Paula Hurtado’s lucume mousse is made with this fragrant, exotic fruit, but it could be a basic recipe for any fruit mousse: just substitute an equal amount of puree from another fruit for the lucume puree. The lucume, a sapote, has a sweet perfume, but needs sugar to bring out the flavor; the chef purees the flesh with simple syrup to bring out the taste.
- Lucume Puree
- Water - 2/3 cup
- Sugar - 1/3 cup
- Lucumes (sapotes) - 3 - 4
- Egg Yolks - 3
- Gelatin - 1-1/2 teaspoons
- Cool Water - 2 tablespoons
- Egg Whites - 3
- Sugar - 3/4 cup
- Water - 1/4 cup
- Juice of 1/2 lemon
- Sugar - 1 tablespoon
- Heavy (whipping) cream - 1 cup
- Lucumes - 2, peeled
- Oranges - 2 large
- Apple - 1
- Juice of 1/2 lemon
- Grapes - 1 small bunch each, 2 to 3 kinds of grapes
- Mint sprigs - 6 - 8
To make the lucume puree: In a heavy saucepan, combine the sugar and water and heat over medium-high heat until the sugar is completely melted and the mixture comes to a boil, about 3 minutes. Remove from heat and let cool completely.
Pull the skin off the lucumes and pull the flesh apart, putting it into the bowl of a food processor or blender. Add 1/2 cup of the simple syrup to the fruit; the remainder may be stored in a jar in the refrigerator for other use, and will keep up to 3 weeks. Puree. Alternatively, you may mash the fruit and syrup together in a bowl with a fork. Set aside.
To make the mousse: Bring some water to a simmer in a deep saucepan. Place the egg yolks in a stainless bowl which will fit over the pan without touching the water. Place the bowl over the simmering water and begin to whisk vigorously. Continue whisking until the eggs are thick enough to form a ribbon when the whisk is lifted. Remove the bowl from the heat and place in a bowl of ice. Continue whisking until the eggs have cooled; the mixture will thicken slightly.
In a small bowl or cup, dissolve the gelatin in the cool water.
Put the egg whites in the bowl of an electric mixer. Put the 3/4 cup of sugar, 1/4 cup of water, and lemon juice in a heavy saucepan over medium-high heat and stir until dissolved; stop stirring when the mixture comes to a boil. Let the mixture continue to heat, measuring the temperature with a thermometer; the target temperature is 239 F. When the syrup reaches 220 F, begin whisking the egg whites vigorously by hand. When the whites are foamy, whisk in the remaining tablespoon of sugar. Begin using the electric mixer, beating until stiff peaks form. Continuing to beat, slowly pour in the hot sugar mixture, which by now should have reached its target temperature of 239 F. Continue beating after all the sugar has been added until the meringue -- now called an Italian meringue -- has cooled to room temperature. The meringue will be very shiny, with firm peaks.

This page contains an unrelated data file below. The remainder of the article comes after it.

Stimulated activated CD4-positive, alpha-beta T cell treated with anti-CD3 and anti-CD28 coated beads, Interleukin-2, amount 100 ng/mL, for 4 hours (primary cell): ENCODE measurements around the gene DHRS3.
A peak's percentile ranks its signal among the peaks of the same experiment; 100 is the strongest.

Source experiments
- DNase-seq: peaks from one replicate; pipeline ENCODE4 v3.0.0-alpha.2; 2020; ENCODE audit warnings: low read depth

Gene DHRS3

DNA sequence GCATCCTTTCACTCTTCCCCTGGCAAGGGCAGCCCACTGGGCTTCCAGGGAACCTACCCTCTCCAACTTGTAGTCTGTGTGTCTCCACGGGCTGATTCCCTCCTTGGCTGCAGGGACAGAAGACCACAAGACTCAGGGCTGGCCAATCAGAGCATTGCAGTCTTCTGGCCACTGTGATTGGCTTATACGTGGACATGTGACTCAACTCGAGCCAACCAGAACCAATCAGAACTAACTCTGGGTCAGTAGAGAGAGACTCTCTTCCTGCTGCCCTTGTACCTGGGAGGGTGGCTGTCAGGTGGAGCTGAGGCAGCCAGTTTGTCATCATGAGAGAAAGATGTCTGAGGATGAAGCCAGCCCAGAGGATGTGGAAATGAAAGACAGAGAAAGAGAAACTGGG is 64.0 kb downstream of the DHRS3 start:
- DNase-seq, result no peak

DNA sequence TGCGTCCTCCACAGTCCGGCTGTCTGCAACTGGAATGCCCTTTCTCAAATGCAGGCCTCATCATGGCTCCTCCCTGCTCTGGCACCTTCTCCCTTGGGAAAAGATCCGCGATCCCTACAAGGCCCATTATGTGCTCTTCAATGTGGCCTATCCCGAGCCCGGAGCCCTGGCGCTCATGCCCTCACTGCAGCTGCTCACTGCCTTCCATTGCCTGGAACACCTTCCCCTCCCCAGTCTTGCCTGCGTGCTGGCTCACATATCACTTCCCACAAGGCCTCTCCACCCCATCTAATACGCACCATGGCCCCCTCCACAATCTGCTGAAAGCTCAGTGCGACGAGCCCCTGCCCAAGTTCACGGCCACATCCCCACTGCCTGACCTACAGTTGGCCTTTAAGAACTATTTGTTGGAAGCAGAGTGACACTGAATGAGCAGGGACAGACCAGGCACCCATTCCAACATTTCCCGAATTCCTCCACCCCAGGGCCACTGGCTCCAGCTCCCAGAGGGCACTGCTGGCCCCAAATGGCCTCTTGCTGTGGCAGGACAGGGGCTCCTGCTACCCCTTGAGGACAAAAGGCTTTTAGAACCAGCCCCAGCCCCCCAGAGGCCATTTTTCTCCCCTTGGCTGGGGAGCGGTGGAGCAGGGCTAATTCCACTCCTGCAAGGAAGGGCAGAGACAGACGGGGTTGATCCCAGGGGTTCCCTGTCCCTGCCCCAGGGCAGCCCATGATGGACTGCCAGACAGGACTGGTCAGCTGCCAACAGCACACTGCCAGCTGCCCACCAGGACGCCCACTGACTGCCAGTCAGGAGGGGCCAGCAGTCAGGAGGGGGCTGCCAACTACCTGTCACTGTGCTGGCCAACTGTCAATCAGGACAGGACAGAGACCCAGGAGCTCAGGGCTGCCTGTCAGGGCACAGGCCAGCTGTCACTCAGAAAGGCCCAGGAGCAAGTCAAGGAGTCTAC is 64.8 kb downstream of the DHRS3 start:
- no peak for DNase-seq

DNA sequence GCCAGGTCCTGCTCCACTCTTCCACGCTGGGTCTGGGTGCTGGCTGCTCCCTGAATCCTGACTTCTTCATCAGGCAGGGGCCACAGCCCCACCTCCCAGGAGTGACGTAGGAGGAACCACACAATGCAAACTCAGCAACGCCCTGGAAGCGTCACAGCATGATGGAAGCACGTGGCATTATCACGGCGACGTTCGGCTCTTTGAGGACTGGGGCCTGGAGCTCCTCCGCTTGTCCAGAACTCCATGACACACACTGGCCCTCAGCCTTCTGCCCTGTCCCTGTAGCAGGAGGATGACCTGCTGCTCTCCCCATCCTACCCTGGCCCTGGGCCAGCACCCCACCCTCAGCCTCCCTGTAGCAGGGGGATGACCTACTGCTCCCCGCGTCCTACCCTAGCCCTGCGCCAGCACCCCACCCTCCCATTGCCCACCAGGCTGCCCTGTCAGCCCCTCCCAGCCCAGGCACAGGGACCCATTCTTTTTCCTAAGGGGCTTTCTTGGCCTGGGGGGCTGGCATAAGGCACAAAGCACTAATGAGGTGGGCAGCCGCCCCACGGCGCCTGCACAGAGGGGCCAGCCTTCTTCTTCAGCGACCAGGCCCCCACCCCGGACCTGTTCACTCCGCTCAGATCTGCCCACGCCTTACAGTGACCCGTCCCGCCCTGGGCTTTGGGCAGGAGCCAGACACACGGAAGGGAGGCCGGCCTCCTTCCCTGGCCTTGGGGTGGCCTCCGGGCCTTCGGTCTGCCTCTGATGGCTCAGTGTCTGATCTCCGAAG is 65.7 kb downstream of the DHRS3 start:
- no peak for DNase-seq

Fold the lucume puree into the cooled egg yolks. Fold a spoonful of meringue into the lucume mixture, then begin folding the lightened lucume mixture into the meringue along with the gelatin, working gently and using five additions to complete the process.
Beat the cream to soft peaks. Gently fold the whipped cream into the mousse to finish it.
To prepare the garnishes: Slice the lucumes into thin discs. Remove the rind from the oranges and cut the sections away in one piece from the white membrane, making supremes. Slice the apple into thin rings; remove the cores and toss the apple slices with the lemon juice.
To serve: Put the mousse in a pastry bag fitted with no tip, or a very large plain tip. Pipe the mousse into pretty serving glasses. Stand lucume slices in the top of each. Place the glasses on glass or other serving plates and surround with slices of apple, suprêmes of orange, and a selection of grapes. Garnish each with a mint leaf.